Flat tires are a significant inconvenience, especially when you’re out in the boonies or on a major highway. Driving on a flat tire may be a tempting solution to get off the side of the road, but that isn’t a great idea. Long story short, no, don’t drive on a flat tire. Continue reading to learn why and how to prevent flat tires.
Why Can’t I Drive On a Flat Tire?
It may be necessary to travel a short distance on a flat tire, even to pull over to the side of the road. Driving on a flat tire will endanger yourself and your passengers and seriously damage your vehicle. Not only does driving on a flat tire dangerously decrease your vehicle’s handling, but it can also cause structural damage to the wheel, brakes, alignment, and other components like your suspension and steering system. While it may seem the simplest solution, driving to the nearest tire shop can cause more damage than a simple flat tire.
So, What Do I Do When I Have a Flat Tire?
“Prevention is not waiting for bad things to happen; it’s preventing things from happening in the first place,” said Don McPherson. While you typically hear this quote concerning health, it also applies here. Taking precautions to prevent a flat tire, to begin with, is best. You can do a few things regularly to minimize the chances of a flat or blowout.
If you don’t have a spare or sealant, call for roadside assistance like AAA. If you are within the Las Vegas Valley, One Hour Tires is a mobile tire repair service that can come to you and fix your flat tire.
Check Your Tire Pressure Regularly
The number one rule of tire maintenance is checking your tire pressure regularly. It’s recommended to check the pressure on all your tires, including the spare, at least once a month. Tire pressure gauges are inexpensive and can help save you from tire trouble down the road.
Some modern vehicles have a tire pressure monitoring system, or TPMS, installed and will warn you if the pressure is low in one or more tires. Unfortunately, it’s common for the TPMS to recognize the issue only when your tires lose a significant amount of air, so manually checking with a tire gauge to double-check is a smart idea.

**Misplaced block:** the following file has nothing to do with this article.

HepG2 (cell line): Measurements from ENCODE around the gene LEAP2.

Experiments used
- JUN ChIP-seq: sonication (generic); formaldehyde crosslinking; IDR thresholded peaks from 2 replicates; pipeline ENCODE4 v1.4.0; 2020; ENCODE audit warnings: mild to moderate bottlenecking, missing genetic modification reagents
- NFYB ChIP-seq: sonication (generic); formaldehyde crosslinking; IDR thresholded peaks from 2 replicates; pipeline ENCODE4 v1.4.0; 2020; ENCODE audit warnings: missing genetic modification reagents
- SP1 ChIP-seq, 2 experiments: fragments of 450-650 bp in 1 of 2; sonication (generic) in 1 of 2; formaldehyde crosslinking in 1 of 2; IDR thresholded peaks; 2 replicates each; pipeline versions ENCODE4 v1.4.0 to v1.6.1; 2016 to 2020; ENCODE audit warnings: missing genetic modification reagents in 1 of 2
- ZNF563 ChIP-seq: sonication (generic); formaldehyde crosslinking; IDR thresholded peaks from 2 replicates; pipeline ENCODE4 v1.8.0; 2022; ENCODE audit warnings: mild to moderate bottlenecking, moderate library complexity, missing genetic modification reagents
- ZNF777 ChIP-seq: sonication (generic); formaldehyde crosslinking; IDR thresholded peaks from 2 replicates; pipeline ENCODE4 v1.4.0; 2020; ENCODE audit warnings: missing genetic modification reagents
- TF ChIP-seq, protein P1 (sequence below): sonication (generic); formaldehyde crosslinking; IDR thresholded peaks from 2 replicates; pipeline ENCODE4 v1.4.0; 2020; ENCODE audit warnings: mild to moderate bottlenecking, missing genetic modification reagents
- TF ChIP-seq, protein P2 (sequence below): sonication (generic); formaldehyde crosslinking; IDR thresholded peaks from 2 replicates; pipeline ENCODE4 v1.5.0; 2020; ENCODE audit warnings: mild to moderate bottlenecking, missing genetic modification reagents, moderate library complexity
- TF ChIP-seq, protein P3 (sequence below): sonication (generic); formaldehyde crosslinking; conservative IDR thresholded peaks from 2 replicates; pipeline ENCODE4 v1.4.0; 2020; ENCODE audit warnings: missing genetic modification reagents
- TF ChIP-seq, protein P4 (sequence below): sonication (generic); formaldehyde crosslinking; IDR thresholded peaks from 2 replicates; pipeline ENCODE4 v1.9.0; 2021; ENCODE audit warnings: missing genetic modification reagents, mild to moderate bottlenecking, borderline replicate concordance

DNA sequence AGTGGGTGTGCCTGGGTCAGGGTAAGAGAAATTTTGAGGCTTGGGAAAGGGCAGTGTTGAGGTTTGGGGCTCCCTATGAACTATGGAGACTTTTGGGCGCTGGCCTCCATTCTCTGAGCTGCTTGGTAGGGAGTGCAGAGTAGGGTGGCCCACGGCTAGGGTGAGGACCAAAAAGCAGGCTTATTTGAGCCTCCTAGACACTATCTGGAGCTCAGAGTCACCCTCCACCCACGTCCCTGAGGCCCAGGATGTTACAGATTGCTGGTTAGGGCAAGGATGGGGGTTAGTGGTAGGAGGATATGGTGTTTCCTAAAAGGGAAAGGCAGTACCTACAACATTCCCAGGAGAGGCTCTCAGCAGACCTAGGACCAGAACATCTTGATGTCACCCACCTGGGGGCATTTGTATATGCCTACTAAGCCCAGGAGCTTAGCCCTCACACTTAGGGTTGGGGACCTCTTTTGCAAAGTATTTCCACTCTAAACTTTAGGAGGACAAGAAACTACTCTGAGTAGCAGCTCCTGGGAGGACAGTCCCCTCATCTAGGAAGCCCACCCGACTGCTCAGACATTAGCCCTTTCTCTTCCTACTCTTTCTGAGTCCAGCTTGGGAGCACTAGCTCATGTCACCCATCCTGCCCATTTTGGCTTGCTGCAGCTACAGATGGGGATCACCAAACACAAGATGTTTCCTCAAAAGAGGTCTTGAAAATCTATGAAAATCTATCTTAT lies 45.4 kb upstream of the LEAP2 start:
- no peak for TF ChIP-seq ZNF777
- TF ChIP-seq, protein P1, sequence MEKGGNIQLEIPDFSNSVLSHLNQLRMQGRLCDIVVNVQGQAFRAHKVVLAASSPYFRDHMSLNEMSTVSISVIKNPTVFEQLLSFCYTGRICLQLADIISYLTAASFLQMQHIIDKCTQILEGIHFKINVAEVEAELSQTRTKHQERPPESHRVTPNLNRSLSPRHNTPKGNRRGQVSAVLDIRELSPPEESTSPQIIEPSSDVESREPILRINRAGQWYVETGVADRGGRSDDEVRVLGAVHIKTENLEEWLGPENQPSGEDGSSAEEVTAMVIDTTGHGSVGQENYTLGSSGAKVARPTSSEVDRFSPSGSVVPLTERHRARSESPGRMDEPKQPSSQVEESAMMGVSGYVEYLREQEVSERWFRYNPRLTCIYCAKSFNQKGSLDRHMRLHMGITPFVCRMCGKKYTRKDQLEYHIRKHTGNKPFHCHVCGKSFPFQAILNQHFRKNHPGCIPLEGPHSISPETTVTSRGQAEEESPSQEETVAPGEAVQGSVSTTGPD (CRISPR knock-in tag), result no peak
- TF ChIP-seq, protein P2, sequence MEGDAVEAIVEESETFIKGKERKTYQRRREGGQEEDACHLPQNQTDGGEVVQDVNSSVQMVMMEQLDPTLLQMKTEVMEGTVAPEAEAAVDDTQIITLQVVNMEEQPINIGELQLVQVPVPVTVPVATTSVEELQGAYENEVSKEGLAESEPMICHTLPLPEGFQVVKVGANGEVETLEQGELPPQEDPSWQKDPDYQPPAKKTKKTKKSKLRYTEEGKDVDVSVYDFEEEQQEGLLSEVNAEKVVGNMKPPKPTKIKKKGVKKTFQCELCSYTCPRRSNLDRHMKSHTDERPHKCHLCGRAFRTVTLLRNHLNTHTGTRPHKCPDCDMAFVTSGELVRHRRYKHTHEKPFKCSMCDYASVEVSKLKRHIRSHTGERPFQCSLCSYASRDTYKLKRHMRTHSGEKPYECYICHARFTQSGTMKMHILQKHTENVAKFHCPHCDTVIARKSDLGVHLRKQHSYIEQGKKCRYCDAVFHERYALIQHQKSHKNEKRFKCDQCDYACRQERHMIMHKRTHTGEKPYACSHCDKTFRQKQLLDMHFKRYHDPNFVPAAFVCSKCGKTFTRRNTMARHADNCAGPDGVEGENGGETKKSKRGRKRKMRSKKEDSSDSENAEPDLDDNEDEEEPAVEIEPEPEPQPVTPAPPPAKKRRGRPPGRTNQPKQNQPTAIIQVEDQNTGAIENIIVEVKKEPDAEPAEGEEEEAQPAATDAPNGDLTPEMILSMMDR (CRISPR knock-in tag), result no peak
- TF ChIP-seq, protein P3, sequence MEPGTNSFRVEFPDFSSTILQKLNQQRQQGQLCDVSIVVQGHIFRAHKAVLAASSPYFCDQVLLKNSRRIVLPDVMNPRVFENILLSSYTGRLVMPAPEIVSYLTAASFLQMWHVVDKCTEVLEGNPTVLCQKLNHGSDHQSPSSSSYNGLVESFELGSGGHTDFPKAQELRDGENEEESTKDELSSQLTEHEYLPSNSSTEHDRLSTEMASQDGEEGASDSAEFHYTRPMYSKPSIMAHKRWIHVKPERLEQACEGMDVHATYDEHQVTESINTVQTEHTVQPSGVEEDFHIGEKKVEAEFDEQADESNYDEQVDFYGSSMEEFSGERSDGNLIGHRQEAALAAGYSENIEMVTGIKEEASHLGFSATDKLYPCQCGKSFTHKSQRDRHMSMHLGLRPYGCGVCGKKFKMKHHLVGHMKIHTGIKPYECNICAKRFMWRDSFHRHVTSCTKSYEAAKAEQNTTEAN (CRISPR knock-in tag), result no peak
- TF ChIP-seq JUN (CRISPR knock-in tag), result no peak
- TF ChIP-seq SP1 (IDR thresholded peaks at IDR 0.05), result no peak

Check your tire pressure when the tires are “cold, meaning at least three hours after driving. Driving with underinflated tires can lead to lower fuel efficiency, and they are more prone to wear and punctures.
Inspect & Rotate Your Tires Regularly
Typically, rotating your tires every 5,000 to 10,000 miles would be best. It’s a good rule of thumb to have your tires rotated when you get the oil changed. Also, visually inspect your tires for tread wear and signs of damage. Tires should have a minimum tread depth of 3/32 inches and no signs of cracking, bulging sidewalls, or bubbling. Check out our learning resources to learn how to check your tread depth: How to Check Tire Tread Depth – One Hour Tires Las Vegas
Stay Within the Tire Load Limit
Along with the recommended tire pressure, tires have a maximum load rating and maximum pressure printed on the sidewall. Heavier loads put more strain on your tires, and exceeding their limit could lead to a blowout. If necessary, increase your tire pressure to handle the increased weight but stay within the maximum tire pressure limit. Learn how to read your tire size here: How to Read a Tire Size – One Hour Tires Las Vegas
Keep an Eye Out for Road Hazards
Roadways are full of hazards like potholes, nails, and pieces of glass. Potholes and large road debris can damage your tires without puncturing them, but they may cause cuts and bulges that could lead to a flat tire or severe tire damage. If you know you’ll drive through a construction zone, consider taking an alternative route to avoid construction debris.
One Hour Tires Provides Mobile Tire Repair!
Are you stuck on the Las Vegas Beltway with a flat tire? Our team of experts at One Hour Tires can come to you and repair or replace your flat in no time! Not only can we help you in an emergency, but we can also come to your own home to service your vehicle’s tires. Give us a call today!